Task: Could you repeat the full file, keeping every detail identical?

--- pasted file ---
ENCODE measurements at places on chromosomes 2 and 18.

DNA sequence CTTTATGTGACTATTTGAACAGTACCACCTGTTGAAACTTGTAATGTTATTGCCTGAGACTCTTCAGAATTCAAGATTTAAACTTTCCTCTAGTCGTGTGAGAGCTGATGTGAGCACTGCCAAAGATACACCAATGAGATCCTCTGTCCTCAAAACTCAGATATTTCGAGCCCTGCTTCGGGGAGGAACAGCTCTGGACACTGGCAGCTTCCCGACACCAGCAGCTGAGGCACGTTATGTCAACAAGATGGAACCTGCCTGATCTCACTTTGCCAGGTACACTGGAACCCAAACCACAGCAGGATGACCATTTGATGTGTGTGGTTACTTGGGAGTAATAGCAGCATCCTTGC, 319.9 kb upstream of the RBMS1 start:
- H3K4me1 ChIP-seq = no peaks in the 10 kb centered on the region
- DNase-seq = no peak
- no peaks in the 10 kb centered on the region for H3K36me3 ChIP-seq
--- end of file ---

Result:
ENCODE measurements at places on chromosomes 2 and 18.

DNA sequence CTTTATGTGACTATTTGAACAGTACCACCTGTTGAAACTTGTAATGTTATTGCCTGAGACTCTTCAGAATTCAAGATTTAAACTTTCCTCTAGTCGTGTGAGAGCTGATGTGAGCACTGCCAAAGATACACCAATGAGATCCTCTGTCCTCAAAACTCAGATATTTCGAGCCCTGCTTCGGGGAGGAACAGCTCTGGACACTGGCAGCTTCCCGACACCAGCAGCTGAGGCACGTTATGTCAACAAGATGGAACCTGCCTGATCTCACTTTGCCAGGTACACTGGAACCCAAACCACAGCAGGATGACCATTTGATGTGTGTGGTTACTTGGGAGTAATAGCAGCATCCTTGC, 319.9 kb upstream of the RBMS1 start:
- H3K4me1 ChIP-seq = no peaks in the 10 kb centered on the region
- DNase-seq = no peak
- no peaks in the 10 kb centered on the region for H3K36me3 ChIP-seq